“Hard-hitting and authentic” – high praise for Cookies

Cookies, a play written from and about young people’s experience of cyberbullying, has been hailed as a “great piece of modern theatre”, “authentic” and “hard-hitting” by its debut audience.

Following the lives of seven teenagers, entwined through social networks and texting, the play was described as “an authentic cry from the heart by all those who are caught up in the most powerful communication tool to face contemporary humanity”.

After two gala performances at the Theatre Royal Haymarket in London last month, there was unanimous praise for the show’s authenticity and nuanced understanding of the troubling issues young people face online. Almost half of all teenagers have been victims of cyberbullying, according to Beyond the School Gates, a recent report from the University of Buckingham and education charity Sir John Cass’s Foundation.

The play was written as part of the Cyberscene Project – a collaboration between anti-bullying charity Kidscape, the Theatre Royal Haymarket and the Pureland Foundation – and involved a series of theatre-based workshops organised to draw on the experiences of 120 young Londoners.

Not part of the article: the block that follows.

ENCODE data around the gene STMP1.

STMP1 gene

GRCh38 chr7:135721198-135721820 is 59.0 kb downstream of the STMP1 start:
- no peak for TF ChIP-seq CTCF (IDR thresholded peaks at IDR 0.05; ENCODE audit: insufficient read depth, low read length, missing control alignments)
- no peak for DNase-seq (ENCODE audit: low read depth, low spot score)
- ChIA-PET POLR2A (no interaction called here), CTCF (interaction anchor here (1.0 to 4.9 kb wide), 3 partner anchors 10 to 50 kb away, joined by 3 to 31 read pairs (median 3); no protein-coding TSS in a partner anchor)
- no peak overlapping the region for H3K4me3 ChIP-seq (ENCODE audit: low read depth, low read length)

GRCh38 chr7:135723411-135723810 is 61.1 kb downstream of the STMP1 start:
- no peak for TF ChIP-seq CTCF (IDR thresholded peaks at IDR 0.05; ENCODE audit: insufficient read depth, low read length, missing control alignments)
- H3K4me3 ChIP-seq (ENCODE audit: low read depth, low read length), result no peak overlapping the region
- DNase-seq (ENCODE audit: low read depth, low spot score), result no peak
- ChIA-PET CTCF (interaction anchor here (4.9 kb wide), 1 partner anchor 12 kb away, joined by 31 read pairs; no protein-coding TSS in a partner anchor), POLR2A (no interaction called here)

The result was Cookies, which was scripted by Emily Jenkins, directed by Olivier Award nominee Anna Ledwich and featured 25 of the original students performing alongside a cast of established actors.

Formal reviewers included Frankie Crossley, film and TV editor at Miro Magazine, who said: “Cookies makes an arresting and empowering statement about social media,” and Rachel O’Regan from Hiive, who defined the play as a “foundation of truth”.

Several members of the audience praised the staging of the show. “Wonderful energy,” said one, who continued: “Fabulous direction – generous performances. Great use of space. I hope this goes on to be acknowledged for the brilliant work that it is.”

Another said: “Fascinating show. We went with two 17-year-olds, who loved it. It’s slick, informative, illuminating and touching. It illustrates how quickly and potentially devastatingly lives can be changed by people’s actions online.”

A third reported: “Convincing enough to make me very glad I’m not a teenager today! Fast paced and acted with conviction – deserves a longer life in a smaller venue.”

Cookies cast, crew and audience are now hoping that the play will get the chance for a longer run next year.

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